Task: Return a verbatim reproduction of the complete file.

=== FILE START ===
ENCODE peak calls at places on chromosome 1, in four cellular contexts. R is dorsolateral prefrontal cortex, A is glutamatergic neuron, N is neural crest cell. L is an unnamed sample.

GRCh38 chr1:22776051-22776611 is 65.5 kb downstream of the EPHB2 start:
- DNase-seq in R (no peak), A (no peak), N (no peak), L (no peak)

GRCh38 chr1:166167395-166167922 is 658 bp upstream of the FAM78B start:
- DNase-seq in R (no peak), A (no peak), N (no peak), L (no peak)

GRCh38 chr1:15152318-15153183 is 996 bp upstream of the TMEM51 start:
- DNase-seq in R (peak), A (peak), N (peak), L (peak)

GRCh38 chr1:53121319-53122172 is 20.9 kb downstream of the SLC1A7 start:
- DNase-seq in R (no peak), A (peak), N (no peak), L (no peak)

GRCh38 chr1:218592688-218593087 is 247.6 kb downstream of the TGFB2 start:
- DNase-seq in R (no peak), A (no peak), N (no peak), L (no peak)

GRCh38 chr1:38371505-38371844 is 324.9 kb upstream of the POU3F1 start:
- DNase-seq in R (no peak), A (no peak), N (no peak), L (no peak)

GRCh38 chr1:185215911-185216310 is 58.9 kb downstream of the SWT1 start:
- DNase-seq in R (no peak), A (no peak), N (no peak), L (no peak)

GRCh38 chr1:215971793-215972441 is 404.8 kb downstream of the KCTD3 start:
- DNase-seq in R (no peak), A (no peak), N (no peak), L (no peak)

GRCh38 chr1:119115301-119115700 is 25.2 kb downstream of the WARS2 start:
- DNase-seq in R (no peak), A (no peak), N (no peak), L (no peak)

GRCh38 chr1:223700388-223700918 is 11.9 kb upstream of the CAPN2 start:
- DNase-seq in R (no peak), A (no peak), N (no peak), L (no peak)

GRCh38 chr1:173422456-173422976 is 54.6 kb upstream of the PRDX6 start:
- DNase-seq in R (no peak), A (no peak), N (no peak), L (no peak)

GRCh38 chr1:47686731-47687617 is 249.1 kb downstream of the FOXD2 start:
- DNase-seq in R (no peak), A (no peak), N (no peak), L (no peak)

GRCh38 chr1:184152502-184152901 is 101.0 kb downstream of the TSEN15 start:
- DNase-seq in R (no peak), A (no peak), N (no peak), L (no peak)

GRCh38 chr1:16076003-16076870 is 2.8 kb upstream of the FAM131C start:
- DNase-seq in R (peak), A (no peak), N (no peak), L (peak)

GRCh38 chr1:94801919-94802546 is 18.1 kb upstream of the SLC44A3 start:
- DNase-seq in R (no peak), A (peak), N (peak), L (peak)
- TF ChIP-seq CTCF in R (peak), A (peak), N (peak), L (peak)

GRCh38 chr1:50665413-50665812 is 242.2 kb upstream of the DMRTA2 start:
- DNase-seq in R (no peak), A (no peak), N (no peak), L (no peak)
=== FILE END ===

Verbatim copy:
ENCODE peak calls at places on chromosome 1, in four cellular contexts. R is dorsolateral prefrontal cortex, A is glutamatergic neuron, N is neural crest cell. L is an unnamed sample.

GRCh38 chr1:22776051-22776611 is 65.5 kb downstream of the EPHB2 start:
- DNase-seq in R (no peak), A (no peak), N (no peak), L (no peak)

GRCh38 chr1:166167395-166167922 is 658 bp upstream of the FAM78B start:
- DNase-seq in R (no peak), A (no peak), N (no peak), L (no peak)

GRCh38 chr1:15152318-15153183 is 996 bp upstream of the TMEM51 start:
- DNase-seq in R (peak), A (peak), N (peak), L (peak)

GRCh38 chr1:53121319-53122172 is 20.9 kb downstream of the SLC1A7 start:
- DNase-seq in R (no peak), A (peak), N (no peak), L (no peak)

GRCh38 chr1:218592688-218593087 is 247.6 kb downstream of the TGFB2 start:
- DNase-seq in R (no peak), A (no peak), N (no peak), L (no peak)

GRCh38 chr1:38371505-38371844 is 324.9 kb upstream of the POU3F1 start:
- DNase-seq in R (no peak), A (no peak), N (no peak), L (no peak)

GRCh38 chr1:185215911-185216310 is 58.9 kb downstream of the SWT1 start:
- DNase-seq in R (no peak), A (no peak), N (no peak), L (no peak)

GRCh38 chr1:215971793-215972441 is 404.8 kb downstream of the KCTD3 start:
- DNase-seq in R (no peak), A (no peak), N (no peak), L (no peak)

GRCh38 chr1:119115301-119115700 is 25.2 kb downstream of the WARS2 start:
- DNase-seq in R (no peak), A (no peak), N (no peak), L (no peak)

GRCh38 chr1:223700388-223700918 is 11.9 kb upstream of the CAPN2 start:
- DNase-seq in R (no peak), A (no peak), N (no peak), L (no peak)

GRCh38 chr1:173422456-173422976 is 54.6 kb upstream of the PRDX6 start:
- DNase-seq in R (no peak), A (no peak), N (no peak), L (no peak)

GRCh38 chr1:47686731-47687617 is 249.1 kb downstream of the FOXD2 start:
- DNase-seq in R (no peak), A (no peak), N (no peak), L (no peak)

GRCh38 chr1:184152502-184152901 is 101.0 kb downstream of the TSEN15 start:
- DNase-seq in R (no peak), A (no peak), N (no peak), L (no peak)

GRCh38 chr1:16076003-16076870 is 2.8 kb upstream of the FAM131C start:
- DNase-seq in R (peak), A (no peak), N (no peak), L (peak)

GRCh38 chr1:94801919-94802546 is 18.1 kb upstream of the SLC44A3 start:
- DNase-seq in R (no peak), A (peak), N (peak), L (peak)
- TF ChIP-seq CTCF in R (peak), A (peak), N (peak), L (peak)

GRCh38 chr1:50665413-50665812 is 242.2 kb upstream of the DMRTA2 start:
- DNase-seq in R (no peak), A (no peak), N (no peak), L (no peak)